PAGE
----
directive to mean industrial sectors that are "essential to the minimum 
operations of the economy and government."

The devices are called distributed control systems, or DCS, and 
supervisory control and data acquisition, or SCADA, systems. The 
simplest ones collect measurements, throw railway switches, close 
circuit-breakers or adjust valves in the pipes that carry water, oil and 
gas. More complicated versions sift incoming data, govern multiple 
devices and cover a broader area.

What is new and dangerous is that most of these devices are now being 
connected to the Internet -- some of them, according to classified "Red 
Team" intrusion exercises, in ways that their owners do not suspect.

Because the digital controls were not designed with public access in 
mind, they typically lack even rudimentary security, having fewer 
safeguards than the purchase of flowers online. Much of the technical 
information required to penetrate these systems is widely discussed in 
the public forums of the affected industries, and specialists said the 
security flaws are well known to potential attackers.

Until recently, said Director John Tritak of the Commerce Department's 
Critical Infrastructure Assurance Office, many government and corporate 
officials regarded hackers mainly as a menace to their e-mail.

"There's this view that the problems of cyberspace originate, reside and 
remain in cyberspace," Tritak said. "Bad ones and zeros hurt good ones 
and zeros, and it sort of stays there. . . . The point we're making is 
that increasingly we are relying on 21st century technology and 
information networks to run physical assets." Digital controls are so 
pervasive, he said, that terrorists might use them to cause damage on a 
scale that otherwise would "not be available except through a very 
systematic and comprehensive physical attack."

  'Mapping Our Vulnerabilities'

The 13 agencies and offices of the U.S. intelligence community have not 
reached consensus on the scale or imminence of this threat, according to 
participants in and close observers of the discussion. The Defense 
Department, which concentrates on information war with nations, is most 
skeptical of al Qaeda's interest and prowess in cyberspace.

"DCS and SCADA systems might be accessible to bits and bytes," Assistant 
Secretary of Defense John P. Stenbit said in an interview. But al Qaeda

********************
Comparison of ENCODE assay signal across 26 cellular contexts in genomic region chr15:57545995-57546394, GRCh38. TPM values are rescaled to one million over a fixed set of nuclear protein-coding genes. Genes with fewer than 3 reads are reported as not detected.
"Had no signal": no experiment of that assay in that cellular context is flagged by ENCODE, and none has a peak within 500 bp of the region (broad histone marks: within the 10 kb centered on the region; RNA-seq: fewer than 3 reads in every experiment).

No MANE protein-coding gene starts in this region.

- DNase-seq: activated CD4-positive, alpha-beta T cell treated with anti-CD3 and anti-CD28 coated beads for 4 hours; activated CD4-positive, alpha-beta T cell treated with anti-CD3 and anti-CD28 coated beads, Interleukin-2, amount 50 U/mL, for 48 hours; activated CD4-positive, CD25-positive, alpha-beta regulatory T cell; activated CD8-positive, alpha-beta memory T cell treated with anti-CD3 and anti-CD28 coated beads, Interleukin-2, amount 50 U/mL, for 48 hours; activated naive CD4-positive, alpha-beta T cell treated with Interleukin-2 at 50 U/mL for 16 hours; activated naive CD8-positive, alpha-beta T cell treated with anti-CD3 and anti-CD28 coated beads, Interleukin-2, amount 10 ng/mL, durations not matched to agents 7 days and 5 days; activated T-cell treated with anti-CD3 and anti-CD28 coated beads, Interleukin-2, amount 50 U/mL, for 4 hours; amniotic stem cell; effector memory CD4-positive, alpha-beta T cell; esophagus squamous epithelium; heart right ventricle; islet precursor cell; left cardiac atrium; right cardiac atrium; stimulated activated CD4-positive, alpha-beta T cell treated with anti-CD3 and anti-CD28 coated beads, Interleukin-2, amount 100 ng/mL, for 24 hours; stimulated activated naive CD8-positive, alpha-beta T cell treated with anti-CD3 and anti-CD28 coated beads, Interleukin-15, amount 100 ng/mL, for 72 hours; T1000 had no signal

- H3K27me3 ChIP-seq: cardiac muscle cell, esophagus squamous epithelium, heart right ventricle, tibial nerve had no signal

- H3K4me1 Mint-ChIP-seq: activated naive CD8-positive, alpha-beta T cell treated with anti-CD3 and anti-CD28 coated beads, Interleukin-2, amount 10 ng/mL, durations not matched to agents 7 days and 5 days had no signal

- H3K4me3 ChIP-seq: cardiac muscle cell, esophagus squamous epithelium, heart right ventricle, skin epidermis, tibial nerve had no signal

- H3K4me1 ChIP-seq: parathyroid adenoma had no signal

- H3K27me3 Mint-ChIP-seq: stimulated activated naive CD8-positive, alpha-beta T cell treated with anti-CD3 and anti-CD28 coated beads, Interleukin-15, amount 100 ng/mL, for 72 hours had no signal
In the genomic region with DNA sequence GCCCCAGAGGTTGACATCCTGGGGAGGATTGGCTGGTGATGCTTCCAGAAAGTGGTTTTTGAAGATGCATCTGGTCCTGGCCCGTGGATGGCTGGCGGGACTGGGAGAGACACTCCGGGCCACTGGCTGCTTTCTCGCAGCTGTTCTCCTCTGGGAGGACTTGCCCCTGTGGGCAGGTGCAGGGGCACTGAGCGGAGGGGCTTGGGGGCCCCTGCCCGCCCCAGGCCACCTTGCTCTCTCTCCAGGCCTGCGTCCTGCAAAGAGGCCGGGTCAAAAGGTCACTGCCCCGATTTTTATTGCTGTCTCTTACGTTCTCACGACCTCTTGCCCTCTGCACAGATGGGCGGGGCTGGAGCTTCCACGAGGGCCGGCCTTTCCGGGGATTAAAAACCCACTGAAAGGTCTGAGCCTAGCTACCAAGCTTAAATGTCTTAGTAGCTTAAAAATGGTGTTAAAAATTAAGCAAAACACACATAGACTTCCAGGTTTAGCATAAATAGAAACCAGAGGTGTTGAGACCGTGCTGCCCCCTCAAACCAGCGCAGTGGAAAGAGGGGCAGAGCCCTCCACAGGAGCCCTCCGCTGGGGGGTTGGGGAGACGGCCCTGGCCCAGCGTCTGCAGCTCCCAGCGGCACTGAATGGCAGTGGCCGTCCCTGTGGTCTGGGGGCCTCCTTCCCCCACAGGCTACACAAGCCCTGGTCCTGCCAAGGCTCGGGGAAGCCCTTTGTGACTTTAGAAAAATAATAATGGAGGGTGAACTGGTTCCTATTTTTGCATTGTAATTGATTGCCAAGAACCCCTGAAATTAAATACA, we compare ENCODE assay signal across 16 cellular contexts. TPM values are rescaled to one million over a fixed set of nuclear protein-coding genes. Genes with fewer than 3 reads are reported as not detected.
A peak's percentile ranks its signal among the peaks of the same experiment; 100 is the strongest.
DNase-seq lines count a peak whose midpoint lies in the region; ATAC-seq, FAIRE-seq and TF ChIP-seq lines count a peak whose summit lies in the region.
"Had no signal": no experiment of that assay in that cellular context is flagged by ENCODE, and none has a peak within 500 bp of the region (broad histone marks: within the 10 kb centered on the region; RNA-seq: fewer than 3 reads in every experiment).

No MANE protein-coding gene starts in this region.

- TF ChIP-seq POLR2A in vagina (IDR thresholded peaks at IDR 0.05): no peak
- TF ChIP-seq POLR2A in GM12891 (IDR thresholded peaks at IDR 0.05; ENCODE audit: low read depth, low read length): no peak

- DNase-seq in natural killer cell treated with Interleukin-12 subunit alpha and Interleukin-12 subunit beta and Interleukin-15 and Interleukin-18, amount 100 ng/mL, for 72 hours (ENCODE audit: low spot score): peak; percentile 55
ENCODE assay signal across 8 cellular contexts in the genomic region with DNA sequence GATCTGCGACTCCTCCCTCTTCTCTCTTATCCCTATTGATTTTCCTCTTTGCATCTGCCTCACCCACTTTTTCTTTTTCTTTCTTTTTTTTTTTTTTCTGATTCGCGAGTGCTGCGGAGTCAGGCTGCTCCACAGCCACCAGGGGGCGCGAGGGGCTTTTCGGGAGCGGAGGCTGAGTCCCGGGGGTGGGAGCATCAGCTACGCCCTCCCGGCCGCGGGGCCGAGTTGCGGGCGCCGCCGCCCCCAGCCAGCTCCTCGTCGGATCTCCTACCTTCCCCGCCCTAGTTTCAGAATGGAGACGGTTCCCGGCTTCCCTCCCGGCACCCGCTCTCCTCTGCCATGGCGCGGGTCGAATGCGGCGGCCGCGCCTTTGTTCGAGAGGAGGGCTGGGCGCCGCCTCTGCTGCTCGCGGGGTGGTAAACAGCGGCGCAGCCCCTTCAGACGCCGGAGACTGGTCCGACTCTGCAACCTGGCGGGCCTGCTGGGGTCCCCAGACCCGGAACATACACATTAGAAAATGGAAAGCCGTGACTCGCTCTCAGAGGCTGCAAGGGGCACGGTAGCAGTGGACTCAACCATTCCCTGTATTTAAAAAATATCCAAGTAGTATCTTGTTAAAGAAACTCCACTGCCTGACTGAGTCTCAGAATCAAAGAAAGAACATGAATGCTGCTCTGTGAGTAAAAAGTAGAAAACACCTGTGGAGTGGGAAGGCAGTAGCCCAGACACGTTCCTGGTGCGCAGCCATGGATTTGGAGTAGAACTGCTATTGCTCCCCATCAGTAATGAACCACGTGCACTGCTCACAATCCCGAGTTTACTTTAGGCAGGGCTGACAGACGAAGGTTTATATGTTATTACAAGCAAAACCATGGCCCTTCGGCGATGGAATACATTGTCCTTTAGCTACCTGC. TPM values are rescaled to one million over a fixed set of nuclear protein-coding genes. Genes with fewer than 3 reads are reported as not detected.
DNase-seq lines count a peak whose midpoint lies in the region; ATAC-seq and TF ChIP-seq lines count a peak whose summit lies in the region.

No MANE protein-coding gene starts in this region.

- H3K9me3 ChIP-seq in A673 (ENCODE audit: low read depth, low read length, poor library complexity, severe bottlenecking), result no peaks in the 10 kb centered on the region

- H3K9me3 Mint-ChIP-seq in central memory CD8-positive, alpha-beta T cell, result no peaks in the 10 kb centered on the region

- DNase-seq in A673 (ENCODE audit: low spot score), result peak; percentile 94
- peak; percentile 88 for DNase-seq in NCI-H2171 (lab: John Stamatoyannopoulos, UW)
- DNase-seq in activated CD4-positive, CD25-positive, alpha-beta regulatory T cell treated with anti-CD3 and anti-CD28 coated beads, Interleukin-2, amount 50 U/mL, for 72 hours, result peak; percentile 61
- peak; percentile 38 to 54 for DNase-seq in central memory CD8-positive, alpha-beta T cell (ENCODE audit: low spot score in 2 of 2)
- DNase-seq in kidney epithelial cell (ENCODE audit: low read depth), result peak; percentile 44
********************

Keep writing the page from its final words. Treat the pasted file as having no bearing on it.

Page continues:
prefers simple, reliable plans and would not allow the success of a 
large-scale attack "to be dependent on some sophisticated, tricky cyber 
thing to work."

"We're thinking more in physical terms -- biological agents, isotopes in 
explosions, other analogies to the fully loaded airplane," he said. 
"That's more what I'm worried about. When I think of cyber, I think of 
it as ancillary to one of those."

White House and FBI analysts, as well as officials in the Energy and 
Commerce departments with more direct responsibility for the civilian 
infrastructure, describe the threat in more robust terms.

"We were underestimating the amount of attention [al Qaeda was] paying 
to the Internet," said Roger Cressey, a longtime counterterrorism 
official who became chief of staff of the President's Critical 
Infrastructure Protection Board in October. "Now we know they see it as 
a potential attack vehicle. Al Qaeda spent more time mapping our 
vulnerabilities in cyberspace than we previously thought. An attack is a 
question of when, not if."

Ron Ross, who heads a new "information assurance" partnership between 
the National Security Agency and the National Institute of Standards and 
Technology, reminded the Infraguard delegates in Niagara Falls that, 
after the Sept. 11 attacks, air traffic controllers brought down every 
commercial plane in the air. "If there had been a cyber-attack at the 
same time that prevented them from doing that," he said, "the magnitude 
of the event could have been much greater."

"It's not science fiction," Ross said in an interview. "A cyber-attack 
can be launched with fairly limited resources."

U.S. intelligence agencies have upgraded their warnings about al Qaeda's 
use of cyberspace. Just over a year ago, a National Intelligence 
Estimate on the threat to U.S. information systems gave prominence to 
China, Russia and other nations. It judged al Qaeda operatives as "less 
developed in their network capabilities" than many individual hackers 
and "likely to pose only a limited cyber-threat," according to an 
authoritative description of its contents.

In February, the CIA issued a revised Directorate of Intelligence 
Memorandum. According to officials who read it, the new memo said al 
Qaeda had "far more interest" in cyber-terrorism than previously 
believed and contemplated the use of hackers for hire to speed the 
acquisition of capabilities.

"I don't think they are capable of bringing a major segment of this 
country to its knees using cyber-attack alone," said an official 
representing the current consensus, but "they would be able to conduct 
an integrated attack using a combination of physical and cyber resources 
and get an amplification of consequences."

Counterterrorism analysts have known for years that al Qaeda prepares 
for attacks with elaborate "targeting packages" of photographs and 
notes. But, in January, U.S. forces in Kabul, Afghanistan, found